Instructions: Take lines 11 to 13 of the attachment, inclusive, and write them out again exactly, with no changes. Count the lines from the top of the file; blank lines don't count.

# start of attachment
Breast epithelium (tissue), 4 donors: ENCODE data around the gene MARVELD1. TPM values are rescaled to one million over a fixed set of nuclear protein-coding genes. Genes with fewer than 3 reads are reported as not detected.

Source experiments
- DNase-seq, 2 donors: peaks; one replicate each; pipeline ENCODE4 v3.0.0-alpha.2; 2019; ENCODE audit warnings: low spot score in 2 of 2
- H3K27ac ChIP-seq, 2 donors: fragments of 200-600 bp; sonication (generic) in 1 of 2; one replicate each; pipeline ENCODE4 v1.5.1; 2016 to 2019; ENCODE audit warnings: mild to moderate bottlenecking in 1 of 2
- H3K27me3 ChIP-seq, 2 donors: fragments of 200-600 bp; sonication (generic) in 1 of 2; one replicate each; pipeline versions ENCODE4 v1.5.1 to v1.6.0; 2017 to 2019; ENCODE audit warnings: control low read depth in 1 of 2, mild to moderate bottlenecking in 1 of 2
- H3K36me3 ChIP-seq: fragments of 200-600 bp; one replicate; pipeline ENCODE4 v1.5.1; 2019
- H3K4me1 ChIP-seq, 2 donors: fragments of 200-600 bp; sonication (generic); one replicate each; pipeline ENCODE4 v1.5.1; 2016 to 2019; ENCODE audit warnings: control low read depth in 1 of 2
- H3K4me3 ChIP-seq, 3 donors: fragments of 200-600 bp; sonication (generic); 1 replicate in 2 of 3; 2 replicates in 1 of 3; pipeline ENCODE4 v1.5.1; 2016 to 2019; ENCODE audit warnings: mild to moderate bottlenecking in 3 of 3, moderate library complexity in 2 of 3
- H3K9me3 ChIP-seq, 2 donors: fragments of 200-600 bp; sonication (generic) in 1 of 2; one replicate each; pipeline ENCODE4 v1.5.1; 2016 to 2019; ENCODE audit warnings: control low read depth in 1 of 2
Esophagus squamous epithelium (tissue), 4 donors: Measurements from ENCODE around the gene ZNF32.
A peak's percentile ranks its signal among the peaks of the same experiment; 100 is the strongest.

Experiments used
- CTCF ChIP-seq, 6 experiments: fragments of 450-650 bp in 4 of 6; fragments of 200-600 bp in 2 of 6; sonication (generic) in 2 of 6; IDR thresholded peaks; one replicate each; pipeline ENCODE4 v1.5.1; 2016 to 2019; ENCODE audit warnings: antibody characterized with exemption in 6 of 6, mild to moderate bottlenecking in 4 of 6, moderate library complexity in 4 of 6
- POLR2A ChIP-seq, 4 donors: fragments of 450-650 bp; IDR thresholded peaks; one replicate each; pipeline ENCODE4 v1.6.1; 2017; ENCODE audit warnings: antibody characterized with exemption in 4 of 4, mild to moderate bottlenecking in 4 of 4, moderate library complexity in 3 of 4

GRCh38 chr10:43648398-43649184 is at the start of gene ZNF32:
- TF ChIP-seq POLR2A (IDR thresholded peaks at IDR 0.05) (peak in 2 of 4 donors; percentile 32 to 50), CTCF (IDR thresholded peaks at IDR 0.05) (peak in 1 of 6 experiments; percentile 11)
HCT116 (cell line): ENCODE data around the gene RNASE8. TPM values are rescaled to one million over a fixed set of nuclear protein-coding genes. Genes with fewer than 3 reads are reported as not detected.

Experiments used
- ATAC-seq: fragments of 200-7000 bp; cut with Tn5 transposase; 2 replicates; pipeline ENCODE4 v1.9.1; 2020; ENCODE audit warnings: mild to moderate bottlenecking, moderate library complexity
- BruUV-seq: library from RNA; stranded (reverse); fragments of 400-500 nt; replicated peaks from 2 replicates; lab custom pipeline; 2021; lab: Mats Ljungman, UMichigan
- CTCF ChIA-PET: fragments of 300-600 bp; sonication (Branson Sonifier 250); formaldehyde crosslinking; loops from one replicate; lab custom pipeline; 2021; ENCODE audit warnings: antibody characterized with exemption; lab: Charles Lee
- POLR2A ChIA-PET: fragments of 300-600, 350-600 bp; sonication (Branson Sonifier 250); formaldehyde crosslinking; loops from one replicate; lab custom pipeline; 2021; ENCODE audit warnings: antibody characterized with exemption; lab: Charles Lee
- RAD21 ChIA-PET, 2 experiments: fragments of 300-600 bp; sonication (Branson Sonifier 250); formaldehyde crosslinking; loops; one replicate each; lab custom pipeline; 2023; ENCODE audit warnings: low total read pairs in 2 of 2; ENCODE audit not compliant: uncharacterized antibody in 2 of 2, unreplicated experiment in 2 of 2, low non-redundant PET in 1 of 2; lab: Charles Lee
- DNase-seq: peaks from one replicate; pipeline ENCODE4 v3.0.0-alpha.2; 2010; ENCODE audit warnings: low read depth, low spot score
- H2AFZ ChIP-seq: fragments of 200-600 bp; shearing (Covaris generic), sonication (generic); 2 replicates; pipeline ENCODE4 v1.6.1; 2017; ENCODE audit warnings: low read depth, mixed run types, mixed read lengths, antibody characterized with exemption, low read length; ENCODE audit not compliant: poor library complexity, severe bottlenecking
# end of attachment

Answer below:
A peak's percentile ranks its signal among the peaks of the same experiment; 100 is the strongest.

Experiments used
- CTCF ChIP-seq, 6 experiments: fragments of 450-650 bp in 4 of 6; fragments of 200-600 bp in 2 of 6; sonication (generic) in 2 of 6; IDR thresholded peaks; one replicate each; pipeline ENCODE4 v1.5.1; 2016 to 2019; ENCODE audit warnings: antibody characterized with exemption in 6 of 6, mild to moderate bottlenecking in 4 of 6, moderate library complexity in 4 of 6